"I got to meet a Swedish family member. I got to learn about where my family came from. I got to visit and touch the house that my ancestors lived in in the 1700s,” Walls said. “It was deeply, deeply emotional."
A growing number of Native Americans
Walls, 41, is one of about four million people who identified as Native American and white in the last census, nearly triple the number from 2010.
In all, nearly 10 million people identified as Native American, an 87 percent jump from 2010. Of those people, about six million are multi-racial.
Some of that dramatic growth is due to changes in how the Census Bureau collected and coded data, said Carolyn Liebler, a sociologist at the University of Minnesota who studies Native American and mixed race identity.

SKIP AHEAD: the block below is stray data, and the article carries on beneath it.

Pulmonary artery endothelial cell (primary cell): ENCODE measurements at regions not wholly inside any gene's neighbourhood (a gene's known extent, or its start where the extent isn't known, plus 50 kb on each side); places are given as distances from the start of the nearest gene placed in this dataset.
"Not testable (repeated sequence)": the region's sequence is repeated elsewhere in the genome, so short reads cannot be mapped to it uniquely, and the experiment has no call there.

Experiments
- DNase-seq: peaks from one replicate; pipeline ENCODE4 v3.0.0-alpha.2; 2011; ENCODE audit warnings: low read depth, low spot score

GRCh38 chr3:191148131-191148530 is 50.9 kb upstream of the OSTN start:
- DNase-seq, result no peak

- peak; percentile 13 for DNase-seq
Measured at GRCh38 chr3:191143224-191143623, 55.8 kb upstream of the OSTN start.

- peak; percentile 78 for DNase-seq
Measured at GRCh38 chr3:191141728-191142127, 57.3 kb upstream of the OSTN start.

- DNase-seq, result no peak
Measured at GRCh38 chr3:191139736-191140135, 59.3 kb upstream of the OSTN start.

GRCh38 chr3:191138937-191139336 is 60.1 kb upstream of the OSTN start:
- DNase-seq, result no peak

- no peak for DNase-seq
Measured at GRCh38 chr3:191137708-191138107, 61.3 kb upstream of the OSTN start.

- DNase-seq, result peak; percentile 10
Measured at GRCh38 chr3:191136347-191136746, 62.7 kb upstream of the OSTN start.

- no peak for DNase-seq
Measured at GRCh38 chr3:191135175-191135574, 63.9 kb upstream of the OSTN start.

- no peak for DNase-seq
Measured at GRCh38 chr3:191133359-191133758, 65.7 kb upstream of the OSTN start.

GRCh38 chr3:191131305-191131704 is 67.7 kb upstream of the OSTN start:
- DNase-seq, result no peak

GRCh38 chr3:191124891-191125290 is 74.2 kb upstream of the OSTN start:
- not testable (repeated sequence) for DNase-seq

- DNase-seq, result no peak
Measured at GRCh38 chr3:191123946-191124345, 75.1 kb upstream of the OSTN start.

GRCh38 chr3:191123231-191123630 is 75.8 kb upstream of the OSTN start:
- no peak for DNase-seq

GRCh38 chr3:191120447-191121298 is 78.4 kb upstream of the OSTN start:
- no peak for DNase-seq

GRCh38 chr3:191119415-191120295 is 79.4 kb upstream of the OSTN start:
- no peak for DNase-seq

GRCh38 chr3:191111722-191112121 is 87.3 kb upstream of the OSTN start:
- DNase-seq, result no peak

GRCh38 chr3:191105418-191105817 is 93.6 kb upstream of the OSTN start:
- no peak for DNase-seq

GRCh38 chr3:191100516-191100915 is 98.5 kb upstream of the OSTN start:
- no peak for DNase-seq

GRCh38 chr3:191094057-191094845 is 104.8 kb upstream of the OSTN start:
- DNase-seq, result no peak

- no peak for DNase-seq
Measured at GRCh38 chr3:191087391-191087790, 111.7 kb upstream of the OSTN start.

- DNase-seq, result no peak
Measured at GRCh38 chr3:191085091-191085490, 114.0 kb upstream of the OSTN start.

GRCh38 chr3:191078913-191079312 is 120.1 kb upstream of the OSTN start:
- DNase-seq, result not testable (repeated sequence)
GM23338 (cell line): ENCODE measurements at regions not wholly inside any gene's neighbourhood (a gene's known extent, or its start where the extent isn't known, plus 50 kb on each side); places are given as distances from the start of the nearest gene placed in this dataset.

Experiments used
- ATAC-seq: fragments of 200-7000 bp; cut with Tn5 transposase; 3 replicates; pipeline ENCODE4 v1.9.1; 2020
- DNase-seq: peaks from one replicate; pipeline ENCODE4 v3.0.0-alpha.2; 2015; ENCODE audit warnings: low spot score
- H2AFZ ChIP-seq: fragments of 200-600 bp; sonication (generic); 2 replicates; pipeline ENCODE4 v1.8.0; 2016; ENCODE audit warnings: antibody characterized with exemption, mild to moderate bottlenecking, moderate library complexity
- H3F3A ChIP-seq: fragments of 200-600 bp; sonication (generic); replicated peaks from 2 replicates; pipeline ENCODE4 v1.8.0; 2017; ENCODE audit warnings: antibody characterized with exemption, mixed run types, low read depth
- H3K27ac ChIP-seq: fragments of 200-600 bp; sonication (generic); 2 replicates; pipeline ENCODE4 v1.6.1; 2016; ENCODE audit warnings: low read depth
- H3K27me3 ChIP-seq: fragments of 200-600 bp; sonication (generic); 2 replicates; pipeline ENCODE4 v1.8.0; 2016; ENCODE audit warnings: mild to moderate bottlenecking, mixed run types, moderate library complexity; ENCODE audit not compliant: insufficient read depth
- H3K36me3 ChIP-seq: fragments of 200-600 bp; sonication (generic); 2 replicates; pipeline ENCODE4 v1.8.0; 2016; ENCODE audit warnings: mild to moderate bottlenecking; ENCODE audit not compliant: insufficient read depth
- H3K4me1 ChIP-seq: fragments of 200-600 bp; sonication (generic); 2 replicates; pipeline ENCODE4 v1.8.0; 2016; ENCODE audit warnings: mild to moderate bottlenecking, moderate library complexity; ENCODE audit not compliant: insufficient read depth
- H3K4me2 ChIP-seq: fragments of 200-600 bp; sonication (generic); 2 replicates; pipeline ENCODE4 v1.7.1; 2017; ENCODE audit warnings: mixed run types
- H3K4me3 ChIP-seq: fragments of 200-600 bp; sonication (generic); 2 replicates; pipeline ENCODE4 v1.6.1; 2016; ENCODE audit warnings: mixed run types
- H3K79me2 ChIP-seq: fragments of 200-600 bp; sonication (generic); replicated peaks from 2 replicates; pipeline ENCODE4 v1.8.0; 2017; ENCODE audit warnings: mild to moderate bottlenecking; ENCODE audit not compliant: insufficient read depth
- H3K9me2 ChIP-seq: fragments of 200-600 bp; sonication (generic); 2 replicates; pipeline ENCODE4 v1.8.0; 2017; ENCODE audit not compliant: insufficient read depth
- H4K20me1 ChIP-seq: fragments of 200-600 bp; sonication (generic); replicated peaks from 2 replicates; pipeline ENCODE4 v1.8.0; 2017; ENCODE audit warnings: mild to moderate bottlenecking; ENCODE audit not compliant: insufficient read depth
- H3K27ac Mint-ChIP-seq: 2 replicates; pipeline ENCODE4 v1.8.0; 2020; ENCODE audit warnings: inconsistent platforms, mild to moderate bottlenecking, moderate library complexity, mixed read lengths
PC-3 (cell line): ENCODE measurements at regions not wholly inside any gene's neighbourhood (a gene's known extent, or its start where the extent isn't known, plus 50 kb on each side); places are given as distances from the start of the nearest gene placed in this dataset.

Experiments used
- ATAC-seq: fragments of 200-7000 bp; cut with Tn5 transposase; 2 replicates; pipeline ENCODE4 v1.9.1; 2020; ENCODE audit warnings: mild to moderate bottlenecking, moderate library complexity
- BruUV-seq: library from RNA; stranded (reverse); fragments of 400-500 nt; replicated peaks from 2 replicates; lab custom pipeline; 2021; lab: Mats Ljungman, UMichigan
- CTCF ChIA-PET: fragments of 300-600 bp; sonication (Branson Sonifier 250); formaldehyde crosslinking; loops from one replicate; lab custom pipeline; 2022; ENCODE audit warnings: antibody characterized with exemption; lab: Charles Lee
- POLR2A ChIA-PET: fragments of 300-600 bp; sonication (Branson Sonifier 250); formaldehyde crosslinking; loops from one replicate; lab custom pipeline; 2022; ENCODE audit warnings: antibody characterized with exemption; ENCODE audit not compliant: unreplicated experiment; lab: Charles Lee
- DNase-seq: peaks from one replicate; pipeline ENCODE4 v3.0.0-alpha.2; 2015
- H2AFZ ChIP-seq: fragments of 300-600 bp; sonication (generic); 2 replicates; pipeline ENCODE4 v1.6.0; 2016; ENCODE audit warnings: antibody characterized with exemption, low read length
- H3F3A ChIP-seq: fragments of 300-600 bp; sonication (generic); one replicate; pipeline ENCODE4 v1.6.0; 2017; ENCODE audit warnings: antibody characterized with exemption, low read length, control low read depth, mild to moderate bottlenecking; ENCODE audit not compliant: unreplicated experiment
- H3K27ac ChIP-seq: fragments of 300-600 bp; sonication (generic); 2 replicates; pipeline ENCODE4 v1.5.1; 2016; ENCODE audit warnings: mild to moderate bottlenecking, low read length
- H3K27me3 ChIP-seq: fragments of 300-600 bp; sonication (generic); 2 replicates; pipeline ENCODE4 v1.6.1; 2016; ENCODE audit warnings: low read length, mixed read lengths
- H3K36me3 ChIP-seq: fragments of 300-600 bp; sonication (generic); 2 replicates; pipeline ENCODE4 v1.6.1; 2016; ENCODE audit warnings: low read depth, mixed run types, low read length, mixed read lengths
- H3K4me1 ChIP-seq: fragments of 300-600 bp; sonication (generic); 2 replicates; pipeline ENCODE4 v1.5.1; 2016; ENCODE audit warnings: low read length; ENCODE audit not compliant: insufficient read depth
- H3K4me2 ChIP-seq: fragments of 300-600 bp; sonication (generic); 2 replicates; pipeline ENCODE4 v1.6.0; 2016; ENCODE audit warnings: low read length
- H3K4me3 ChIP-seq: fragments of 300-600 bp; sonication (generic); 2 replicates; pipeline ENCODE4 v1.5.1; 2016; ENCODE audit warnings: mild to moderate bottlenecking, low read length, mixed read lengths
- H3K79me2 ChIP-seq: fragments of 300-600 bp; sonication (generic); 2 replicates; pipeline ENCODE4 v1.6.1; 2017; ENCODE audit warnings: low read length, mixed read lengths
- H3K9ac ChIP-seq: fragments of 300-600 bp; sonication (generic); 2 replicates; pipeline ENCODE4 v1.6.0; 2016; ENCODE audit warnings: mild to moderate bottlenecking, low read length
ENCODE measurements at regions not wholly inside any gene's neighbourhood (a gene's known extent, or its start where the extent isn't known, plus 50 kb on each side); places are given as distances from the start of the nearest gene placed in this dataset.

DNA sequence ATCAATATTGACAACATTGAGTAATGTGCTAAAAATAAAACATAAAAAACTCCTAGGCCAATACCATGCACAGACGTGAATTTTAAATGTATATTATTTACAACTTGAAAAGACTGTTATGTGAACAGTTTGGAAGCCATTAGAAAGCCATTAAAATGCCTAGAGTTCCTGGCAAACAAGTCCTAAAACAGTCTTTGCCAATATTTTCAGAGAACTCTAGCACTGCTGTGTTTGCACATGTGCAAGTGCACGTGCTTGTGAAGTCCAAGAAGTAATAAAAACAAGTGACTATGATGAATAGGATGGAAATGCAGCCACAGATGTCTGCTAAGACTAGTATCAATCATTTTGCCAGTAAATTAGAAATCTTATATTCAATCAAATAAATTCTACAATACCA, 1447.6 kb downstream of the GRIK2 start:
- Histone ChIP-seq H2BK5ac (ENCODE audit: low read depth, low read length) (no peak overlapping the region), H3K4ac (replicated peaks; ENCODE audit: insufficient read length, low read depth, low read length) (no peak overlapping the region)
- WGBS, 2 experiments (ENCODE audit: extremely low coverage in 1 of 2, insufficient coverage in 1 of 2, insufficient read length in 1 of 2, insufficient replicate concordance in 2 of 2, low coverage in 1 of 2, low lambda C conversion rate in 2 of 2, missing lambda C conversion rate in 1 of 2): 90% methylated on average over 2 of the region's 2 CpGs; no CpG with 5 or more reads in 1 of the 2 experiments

But she said it also reflects a willingness of more people to embrace their Native ancestry, after years of government policies that tried to erase it.
"Generations later, they're still Native people, but they're feeling less of that pain. It's more generational pain and not personal pain. And so people are willing to come back to it. It's more socially accepted now to be Native, to be a person of color," she said.
For Melissa Walls, she never had an issue accepting that she's Anishinaabe. But she struggled to understand how that core part of her identity could co-exist with her Swedish side. She hoped the reality TV show would help her reconcile something she wasn't even sure was reconcilable.
"Which is, embodying both the colonized and the colonizer, walking through the world with light skin, but feeling like I'm an Anishinaabe person. How could I be both? Can I be both? What does that mean? Why did my ancestors leave? Did they come here and do harm?"